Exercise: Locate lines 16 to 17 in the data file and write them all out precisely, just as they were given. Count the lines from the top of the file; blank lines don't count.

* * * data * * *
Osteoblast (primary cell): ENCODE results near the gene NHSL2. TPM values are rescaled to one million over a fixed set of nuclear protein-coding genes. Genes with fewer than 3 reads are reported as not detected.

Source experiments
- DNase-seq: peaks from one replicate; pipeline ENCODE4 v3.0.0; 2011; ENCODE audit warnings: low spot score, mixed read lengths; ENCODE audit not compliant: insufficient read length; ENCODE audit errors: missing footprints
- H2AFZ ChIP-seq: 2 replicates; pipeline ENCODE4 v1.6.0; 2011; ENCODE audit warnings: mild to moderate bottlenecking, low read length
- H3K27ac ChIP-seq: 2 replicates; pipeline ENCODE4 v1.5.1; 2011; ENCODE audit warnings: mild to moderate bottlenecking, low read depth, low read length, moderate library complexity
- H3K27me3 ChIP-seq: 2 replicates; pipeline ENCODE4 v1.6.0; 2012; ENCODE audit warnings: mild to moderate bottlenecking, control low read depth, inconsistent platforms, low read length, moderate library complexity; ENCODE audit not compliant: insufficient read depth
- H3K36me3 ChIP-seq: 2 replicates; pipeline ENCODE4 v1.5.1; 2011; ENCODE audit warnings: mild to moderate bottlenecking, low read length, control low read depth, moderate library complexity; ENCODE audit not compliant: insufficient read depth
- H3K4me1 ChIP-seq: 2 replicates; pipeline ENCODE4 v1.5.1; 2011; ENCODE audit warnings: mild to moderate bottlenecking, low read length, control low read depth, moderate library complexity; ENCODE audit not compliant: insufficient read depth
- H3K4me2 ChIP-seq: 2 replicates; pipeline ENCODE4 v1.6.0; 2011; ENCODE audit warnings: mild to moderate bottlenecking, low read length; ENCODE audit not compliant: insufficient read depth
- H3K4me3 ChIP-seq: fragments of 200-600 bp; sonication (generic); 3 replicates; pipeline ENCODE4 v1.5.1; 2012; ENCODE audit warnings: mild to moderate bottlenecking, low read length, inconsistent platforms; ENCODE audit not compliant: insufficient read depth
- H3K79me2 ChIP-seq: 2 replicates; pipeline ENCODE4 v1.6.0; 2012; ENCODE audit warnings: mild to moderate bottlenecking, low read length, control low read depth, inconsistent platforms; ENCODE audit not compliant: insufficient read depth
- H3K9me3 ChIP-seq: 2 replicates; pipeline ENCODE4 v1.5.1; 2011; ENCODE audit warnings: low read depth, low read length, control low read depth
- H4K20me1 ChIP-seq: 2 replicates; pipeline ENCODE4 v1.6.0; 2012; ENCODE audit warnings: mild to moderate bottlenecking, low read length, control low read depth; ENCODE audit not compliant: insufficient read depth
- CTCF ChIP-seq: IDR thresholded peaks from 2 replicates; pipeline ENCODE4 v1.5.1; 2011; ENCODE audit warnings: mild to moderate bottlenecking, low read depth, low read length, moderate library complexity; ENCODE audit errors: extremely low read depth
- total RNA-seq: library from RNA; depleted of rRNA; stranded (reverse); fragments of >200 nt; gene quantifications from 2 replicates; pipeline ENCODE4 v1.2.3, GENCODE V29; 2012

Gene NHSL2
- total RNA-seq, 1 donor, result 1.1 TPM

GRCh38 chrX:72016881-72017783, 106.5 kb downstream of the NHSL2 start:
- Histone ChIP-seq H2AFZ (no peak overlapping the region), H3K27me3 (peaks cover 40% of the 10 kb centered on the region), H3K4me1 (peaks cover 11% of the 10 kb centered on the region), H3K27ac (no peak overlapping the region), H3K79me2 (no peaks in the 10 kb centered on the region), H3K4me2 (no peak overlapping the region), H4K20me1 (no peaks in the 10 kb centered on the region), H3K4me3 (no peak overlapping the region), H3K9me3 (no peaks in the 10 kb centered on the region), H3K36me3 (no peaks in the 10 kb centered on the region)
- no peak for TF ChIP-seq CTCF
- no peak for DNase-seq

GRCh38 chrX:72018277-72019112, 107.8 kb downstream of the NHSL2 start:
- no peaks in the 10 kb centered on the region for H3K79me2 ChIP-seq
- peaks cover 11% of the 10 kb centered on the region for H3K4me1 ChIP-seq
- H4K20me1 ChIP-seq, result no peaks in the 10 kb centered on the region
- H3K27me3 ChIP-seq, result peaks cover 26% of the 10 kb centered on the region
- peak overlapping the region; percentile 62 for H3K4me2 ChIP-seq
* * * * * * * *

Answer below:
Gene NHSL2
- total RNA-seq, 1 donor, result 1.1 TPM